Canada's mortgage stress test - leading lenders weigh in

  11/15/2022 |   SHARE
Posted in Home Buyers by Eileen Farrow | Back to Main Blog Page

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Already a source of huge debate in the mortgage industry since its introduction, the mortgage stress test came under scrutiny from executives at top Canadian lenders during a recent panel discussion in Vancouver.

Prominent figures at some of the country’s largest lending institutions had their say on the mechanism at the Mortgage Professionals Canada (MPC) National Conference in Vancouver, with its application in the current changing rate environment also coming under the microscope.

Devon Ajram, vice president of broker services at lending giant TD Bank, told an audience that the “aggressive nature” by which interest rates have climbed in recent times means that many borrowers are now “pushed up” against the stress test, with that fact potentially set to have a significant impact as they approach renewal.

“The issue at its core that we all have to consider is that when you get these really aggressive rate hikes, it doesn’t happen in a vacuum,” he said. “You’ve got this macroeconomic landscape that’s including things like job changes and property value changes.

“[On] the question of ‘Were they good, do they help?’ – I think time will tell, especially as we start going through a renewal cycle and you start seeing customers being pushed up against the cash flows that we were basically trying to measure against. We found ourselves in a situation where we’re actually up against the thing that we’re testing for.”

Janet Boyle, executive vice president and chief risk officer at MCAP, said it could be time for regulators to slightly adjust their approach to the test, especially with some borrowers finding new ways to tip upwards the amount they can qualify for such as taking a variable-rate mortgage at origination before converting into a fixed almost immediately after.

“At the point that we’re at now, I think it’s time to approach it in a more dynamic way. We are now hitting up against the top of that, and I think what we’ve seen in some cases is the unintended consequence of borrowers going into different terms, just to try to minimize what that stress test is to try to stretch their affordability,” she said.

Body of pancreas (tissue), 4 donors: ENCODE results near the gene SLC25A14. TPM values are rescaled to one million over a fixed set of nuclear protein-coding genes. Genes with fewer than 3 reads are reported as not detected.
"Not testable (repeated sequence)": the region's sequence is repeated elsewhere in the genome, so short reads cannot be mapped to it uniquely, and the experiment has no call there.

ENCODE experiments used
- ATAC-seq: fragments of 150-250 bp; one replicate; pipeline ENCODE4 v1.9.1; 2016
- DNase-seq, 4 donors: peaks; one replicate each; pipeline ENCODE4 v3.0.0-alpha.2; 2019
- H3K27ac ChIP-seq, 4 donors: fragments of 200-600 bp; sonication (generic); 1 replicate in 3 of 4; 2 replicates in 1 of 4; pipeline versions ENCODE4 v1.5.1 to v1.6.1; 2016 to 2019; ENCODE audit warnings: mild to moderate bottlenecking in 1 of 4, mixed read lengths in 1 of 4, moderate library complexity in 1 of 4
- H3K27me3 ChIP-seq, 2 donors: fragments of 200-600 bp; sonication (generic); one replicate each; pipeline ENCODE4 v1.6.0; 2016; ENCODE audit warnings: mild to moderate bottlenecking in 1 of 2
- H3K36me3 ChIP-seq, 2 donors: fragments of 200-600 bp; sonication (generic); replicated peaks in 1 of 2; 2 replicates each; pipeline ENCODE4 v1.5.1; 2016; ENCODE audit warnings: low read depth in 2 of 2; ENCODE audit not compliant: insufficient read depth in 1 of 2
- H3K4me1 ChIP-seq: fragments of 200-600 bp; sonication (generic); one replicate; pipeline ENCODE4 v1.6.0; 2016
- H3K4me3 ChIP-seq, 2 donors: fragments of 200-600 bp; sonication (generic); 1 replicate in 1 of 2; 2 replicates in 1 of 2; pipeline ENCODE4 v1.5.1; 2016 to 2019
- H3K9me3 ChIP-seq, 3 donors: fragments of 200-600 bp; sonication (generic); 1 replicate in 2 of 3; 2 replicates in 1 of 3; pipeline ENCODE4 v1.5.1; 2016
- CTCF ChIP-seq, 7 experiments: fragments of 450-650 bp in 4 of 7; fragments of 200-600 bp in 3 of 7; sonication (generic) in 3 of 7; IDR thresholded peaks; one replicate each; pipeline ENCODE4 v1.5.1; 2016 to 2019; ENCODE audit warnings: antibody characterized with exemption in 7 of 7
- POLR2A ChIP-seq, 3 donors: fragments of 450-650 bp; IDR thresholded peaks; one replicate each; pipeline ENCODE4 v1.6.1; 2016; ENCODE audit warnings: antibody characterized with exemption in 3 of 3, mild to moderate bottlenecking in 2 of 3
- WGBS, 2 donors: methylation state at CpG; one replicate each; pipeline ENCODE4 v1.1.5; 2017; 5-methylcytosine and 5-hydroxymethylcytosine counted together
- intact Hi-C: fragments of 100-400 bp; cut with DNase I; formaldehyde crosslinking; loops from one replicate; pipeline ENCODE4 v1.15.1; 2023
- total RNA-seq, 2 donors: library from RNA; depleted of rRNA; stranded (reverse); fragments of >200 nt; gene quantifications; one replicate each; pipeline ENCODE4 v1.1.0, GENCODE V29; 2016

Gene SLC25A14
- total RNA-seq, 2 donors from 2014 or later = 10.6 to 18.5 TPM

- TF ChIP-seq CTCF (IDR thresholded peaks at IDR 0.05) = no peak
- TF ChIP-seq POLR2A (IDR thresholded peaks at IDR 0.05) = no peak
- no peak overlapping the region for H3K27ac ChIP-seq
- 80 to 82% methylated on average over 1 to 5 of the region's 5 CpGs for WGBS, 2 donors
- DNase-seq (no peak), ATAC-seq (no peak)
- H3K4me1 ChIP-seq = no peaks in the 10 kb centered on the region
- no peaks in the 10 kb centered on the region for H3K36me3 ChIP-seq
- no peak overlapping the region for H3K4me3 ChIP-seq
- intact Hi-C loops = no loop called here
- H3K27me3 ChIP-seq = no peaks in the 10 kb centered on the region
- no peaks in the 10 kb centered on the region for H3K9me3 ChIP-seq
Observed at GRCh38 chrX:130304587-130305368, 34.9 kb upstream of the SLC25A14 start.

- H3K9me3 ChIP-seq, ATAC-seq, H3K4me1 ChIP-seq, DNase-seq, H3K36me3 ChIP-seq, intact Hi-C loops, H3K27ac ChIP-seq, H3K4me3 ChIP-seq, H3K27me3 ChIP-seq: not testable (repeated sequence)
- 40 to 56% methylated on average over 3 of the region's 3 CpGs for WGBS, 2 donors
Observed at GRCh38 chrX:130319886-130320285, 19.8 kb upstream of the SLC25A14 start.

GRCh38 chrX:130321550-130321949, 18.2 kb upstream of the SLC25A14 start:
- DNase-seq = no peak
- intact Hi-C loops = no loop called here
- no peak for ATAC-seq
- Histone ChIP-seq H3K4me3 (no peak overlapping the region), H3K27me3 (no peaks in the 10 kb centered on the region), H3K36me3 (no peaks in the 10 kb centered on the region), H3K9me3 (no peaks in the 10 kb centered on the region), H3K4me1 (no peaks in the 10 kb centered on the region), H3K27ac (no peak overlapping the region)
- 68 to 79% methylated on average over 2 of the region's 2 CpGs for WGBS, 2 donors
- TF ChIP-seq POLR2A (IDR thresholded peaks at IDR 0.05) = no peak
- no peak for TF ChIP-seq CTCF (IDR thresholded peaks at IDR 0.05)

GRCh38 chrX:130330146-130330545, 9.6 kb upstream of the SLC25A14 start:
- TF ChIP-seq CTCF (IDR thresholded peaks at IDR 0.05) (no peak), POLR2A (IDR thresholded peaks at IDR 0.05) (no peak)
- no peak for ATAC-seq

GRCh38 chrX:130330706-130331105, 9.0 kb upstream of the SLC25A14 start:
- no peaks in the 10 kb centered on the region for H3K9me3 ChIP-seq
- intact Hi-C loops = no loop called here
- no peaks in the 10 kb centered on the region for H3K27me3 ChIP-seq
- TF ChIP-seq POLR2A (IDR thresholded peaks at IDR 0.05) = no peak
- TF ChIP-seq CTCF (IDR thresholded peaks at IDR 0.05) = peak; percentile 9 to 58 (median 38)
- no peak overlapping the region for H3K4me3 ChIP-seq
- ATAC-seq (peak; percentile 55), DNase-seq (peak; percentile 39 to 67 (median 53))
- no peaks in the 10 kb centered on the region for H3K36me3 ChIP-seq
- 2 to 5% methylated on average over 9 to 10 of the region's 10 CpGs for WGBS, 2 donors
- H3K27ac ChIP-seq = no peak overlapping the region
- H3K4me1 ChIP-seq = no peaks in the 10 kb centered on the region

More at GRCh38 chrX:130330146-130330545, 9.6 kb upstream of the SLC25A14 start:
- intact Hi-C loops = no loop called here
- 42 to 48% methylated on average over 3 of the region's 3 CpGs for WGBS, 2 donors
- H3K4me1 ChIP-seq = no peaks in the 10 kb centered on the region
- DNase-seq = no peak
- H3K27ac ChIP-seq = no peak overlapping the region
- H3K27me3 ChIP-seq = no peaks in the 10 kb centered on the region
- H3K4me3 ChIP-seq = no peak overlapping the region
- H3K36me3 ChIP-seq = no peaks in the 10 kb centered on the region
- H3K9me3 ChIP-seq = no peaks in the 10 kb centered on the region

“That’s not the purpose of it – that’s trying to get around it. So, I think seeing a more dynamic approach would be a good idea from the regulator.”

Jason Ellis, president and CEO at First National, said that while he would have liked to have seen the stress test more broadly applied from the get-go, it had been a necessary measure – and one that showed little sign of vanishing anytime soon.

“I think the stress test was appropriate,” he said. “I think the big debate will be now that we find ourselves in absolute terms in a completely new rate environment, does it serve the same purpose where we’re now qualifying a 6% coupon up to 8%?

“I guess we’ll see, but obviously OSFI [the Office of the Superintendent of Financial Institutions, which introduced the stress test] and others have made their view clear on this. The stress test is not going anywhere anytime soon, so I think it’s something that we’re going to have to continue to live with.”

It’s “tough to say” whether the test has helped borrowers, Ellis added. “It’s not like people were actually taking that 2% differential and saving it in an account for a rainy day.”

For Mahima Poddar, senior vice president and group head, personal banking at Equitable Bank, the measure – while perhaps unpopular in many quarters upon its introduction – had proven a sensible move, especially after the unprecedented market conditions of the COVID-19 pandemic.

“In hindsight, it has provided resilience to our borrowers, and it gives us the confidence that as these rate increases have happened – far greater than 2% in the last two quarters – that borrowers will be able to keep up with [them],” she said.

“But I think it was hard for anyone to know that this macroeconomic environment that we were in [would arrive], that COVID would have happened, and inflation would have happened. And so, I almost feel like we got lucky with the stress test.”

Source: Canadian Mortgage Professional



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